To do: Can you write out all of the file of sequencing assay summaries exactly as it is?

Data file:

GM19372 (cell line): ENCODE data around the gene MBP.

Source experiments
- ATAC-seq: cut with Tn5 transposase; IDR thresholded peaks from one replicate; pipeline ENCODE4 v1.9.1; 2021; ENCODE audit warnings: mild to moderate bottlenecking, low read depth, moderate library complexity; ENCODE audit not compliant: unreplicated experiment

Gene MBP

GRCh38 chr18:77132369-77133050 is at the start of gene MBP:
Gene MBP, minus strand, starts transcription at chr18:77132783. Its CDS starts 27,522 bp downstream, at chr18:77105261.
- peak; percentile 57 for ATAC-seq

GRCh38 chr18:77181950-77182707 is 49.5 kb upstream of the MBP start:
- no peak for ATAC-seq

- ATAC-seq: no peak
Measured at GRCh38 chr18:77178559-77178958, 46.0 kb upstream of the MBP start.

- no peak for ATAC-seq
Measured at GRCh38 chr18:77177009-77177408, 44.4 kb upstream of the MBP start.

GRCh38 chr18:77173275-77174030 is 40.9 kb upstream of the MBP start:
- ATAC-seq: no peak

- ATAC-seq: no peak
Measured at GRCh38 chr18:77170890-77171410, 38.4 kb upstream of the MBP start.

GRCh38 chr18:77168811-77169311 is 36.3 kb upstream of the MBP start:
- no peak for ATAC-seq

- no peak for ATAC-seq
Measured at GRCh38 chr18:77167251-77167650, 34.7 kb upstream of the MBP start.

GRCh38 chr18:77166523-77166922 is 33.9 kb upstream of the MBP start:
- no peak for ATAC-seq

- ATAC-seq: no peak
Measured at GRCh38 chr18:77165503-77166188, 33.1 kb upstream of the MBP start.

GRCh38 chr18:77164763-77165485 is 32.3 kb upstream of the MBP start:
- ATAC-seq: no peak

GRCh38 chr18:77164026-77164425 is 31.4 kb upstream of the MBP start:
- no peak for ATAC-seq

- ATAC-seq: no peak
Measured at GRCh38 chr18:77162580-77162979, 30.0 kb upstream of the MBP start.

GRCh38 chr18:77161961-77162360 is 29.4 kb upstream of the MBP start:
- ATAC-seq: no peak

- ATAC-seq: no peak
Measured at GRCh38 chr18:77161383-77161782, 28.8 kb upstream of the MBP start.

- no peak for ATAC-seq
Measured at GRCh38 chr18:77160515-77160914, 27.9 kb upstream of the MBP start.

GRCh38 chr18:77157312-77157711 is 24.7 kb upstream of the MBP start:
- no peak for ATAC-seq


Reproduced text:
GM19372 (cell line): ENCODE data around the gene MBP.

Source experiments
- ATAC-seq: cut with Tn5 transposase; IDR thresholded peaks from one replicate; pipeline ENCODE4 v1.9.1; 2021; ENCODE audit warnings: mild to moderate bottlenecking, low read depth, moderate library complexity; ENCODE audit not compliant: unreplicated experiment

Gene MBP

GRCh38 chr18:77132369-77133050 is at the start of gene MBP:
Gene MBP, minus strand, starts transcription at chr18:77132783. Its CDS starts 27,522 bp downstream, at chr18:77105261.
- peak; percentile 57 for ATAC-seq

GRCh38 chr18:77181950-77182707 is 49.5 kb upstream of the MBP start:
- no peak for ATAC-seq

- ATAC-seq: no peak
Measured at GRCh38 chr18:77178559-77178958, 46.0 kb upstream of the MBP start.

- no peak for ATAC-seq
Measured at GRCh38 chr18:77177009-77177408, 44.4 kb upstream of the MBP start.

GRCh38 chr18:77173275-77174030 is 40.9 kb upstream of the MBP start:
- ATAC-seq: no peak

- ATAC-seq: no peak
Measured at GRCh38 chr18:77170890-77171410, 38.4 kb upstream of the MBP start.

GRCh38 chr18:77168811-77169311 is 36.3 kb upstream of the MBP start:
- no peak for ATAC-seq

- no peak for ATAC-seq
Measured at GRCh38 chr18:77167251-77167650, 34.7 kb upstream of the MBP start.

GRCh38 chr18:77166523-77166922 is 33.9 kb upstream of the MBP start:
- no peak for ATAC-seq

- ATAC-seq: no peak
Measured at GRCh38 chr18:77165503-77166188, 33.1 kb upstream of the MBP start.

GRCh38 chr18:77164763-77165485 is 32.3 kb upstream of the MBP start:
- ATAC-seq: no peak

GRCh38 chr18:77164026-77164425 is 31.4 kb upstream of the MBP start:
- no peak for ATAC-seq

- ATAC-seq: no peak
Measured at GRCh38 chr18:77162580-77162979, 30.0 kb upstream of the MBP start.

GRCh38 chr18:77161961-77162360 is 29.4 kb upstream of the MBP start:
- ATAC-seq: no peak

- ATAC-seq: no peak
Measured at GRCh38 chr18:77161383-77161782, 28.8 kb upstream of the MBP start.

- no peak for ATAC-seq
Measured at GRCh38 chr18:77160515-77160914, 27.9 kb upstream of the MBP start.

GRCh38 chr18:77157312-77157711 is 24.7 kb upstream of the MBP start:
- no peak for ATAC-seq